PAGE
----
A forensic psychiatrist has offered testimony in the retrial of Bill Cosby. Cosby, 80, is accused of drugging and sexually assaulting Andrea Constand in 2004. In Cosby’s first trial, the jury was unable to reach a verdict following almost 60 hours of deliberations. The result was a mistrial.
Constand claims that Cosby gave her pills for stress and that she fell asleep. When she awoke, she found him sexually attacking her, but she was unable to speak or move. Constand didn’t report the incident to police until a year later.
In Cosby’s retrial, the majority of jurors who were empaneled said that they had some knowledge of the past case. Some jurors had no knowledge. None of the jurors were specifically asked if they were aware of the mistrial.
Barbara Ziv, a forensic psychiatrist, was called as an expert witness. Ziv said that it was not unusual for sexual assault victims to continue to have contact with the person who attacked them, especially if the attacker was in a position of power over them. She testified, “I’m not sure I can think of one victim of sexual assault who did not feel humiliated, does not blame herself to some extent, and is not deeply ashamed about it. . . . That’s one reason why so many do not go to police, because when you do you lose control over your narrative and your whole life can take a tailspin.” Ziv said that, “Individuals find themselves feeling frozen, not knowing what to do and feeling frightened.”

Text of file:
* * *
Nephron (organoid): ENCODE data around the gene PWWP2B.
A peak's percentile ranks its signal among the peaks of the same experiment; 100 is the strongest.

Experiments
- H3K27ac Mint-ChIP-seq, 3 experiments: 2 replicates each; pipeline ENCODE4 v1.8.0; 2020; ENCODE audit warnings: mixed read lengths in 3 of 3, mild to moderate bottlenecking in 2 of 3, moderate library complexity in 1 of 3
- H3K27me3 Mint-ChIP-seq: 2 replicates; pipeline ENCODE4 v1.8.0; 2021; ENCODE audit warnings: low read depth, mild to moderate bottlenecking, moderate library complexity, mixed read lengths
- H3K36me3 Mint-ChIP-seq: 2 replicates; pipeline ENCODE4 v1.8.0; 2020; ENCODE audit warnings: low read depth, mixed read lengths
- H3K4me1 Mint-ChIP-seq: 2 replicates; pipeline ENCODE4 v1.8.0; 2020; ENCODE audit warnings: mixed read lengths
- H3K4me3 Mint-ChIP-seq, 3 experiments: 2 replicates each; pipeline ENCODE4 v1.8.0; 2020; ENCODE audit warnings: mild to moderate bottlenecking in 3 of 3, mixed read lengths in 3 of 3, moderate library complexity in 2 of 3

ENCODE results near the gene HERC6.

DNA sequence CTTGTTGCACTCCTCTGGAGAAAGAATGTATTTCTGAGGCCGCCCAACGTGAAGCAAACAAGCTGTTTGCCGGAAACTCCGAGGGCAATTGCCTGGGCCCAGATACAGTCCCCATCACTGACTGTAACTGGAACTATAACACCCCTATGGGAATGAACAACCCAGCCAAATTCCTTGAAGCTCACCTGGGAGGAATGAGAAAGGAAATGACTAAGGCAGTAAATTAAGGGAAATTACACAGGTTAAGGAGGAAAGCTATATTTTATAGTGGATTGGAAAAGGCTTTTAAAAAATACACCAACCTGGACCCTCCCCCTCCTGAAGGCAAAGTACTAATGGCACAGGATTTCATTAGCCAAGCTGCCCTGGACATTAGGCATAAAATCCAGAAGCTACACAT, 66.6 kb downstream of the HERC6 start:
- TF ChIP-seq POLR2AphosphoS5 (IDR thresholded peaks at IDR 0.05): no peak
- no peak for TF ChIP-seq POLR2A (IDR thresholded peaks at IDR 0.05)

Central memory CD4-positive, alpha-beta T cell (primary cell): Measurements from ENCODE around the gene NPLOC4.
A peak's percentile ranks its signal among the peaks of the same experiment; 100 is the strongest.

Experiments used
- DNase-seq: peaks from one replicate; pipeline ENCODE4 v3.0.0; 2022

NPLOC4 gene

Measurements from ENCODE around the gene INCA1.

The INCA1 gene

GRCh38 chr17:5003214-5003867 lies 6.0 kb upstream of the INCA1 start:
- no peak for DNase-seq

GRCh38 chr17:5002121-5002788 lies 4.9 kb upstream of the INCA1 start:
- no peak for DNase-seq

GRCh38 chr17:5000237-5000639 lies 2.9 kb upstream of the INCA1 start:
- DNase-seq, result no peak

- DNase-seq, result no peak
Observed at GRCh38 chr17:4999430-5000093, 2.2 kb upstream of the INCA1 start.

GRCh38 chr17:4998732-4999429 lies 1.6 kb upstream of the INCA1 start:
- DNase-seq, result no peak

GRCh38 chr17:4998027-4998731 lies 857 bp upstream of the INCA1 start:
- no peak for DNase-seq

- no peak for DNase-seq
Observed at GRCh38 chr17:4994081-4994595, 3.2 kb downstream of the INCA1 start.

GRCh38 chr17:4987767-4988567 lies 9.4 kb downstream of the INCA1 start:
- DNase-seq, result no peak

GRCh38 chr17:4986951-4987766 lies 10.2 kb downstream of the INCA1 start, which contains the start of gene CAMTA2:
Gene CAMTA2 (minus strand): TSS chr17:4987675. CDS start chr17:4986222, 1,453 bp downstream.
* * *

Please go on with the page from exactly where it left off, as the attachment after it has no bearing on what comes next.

Ziv explained “rape myths,” and the contradictory behavior that may occur after a sexual assault. Ziv said, “Most of what people believe, the most common knowledge, about sexual assault is wrong.” Ziv explained why sexual assault victims may not remember the details of their assaults and why it may take them months or years before coming forward with their accusations. Ziv told jurors that victims will often not immediately escape if their case involves acquaintances. She testified, “We blame victims for not being the kind of victim we think they should be. . . . If a football player gets hit hard, and gets back up again, we applaud them. But if a victim of sexual assault gets up again and moves on with their life, we say, ‘Then it didn’t happen.’”
Ziv testified that if an intoxicant is involved, it is likely that a survivor will not have a clear or chronological recollection of the events. She said, “If drugs are involved, it increases the victim’s sense of responsibility, and impacts their memory of the incident.”
Defense attorney Kathleen Bliss cross-examined Dr. Ziv. Bliss questioned Ziv about false sexual assault allegations such as those made in the Duke lacrosse case and the Central Park Five. Bliss also questioned Ziv about the likelihood of accusers keeping in touch with their attackers. Bliss questioned Ziv about an article in Sky News about sex crimes in which Ziv had been quoted. Bliss said, “The article reported you commenting on the jury’s inability to reach a verdict and convict Mr. Cosby.” Prosecutor Kristen Feden objected to this statement.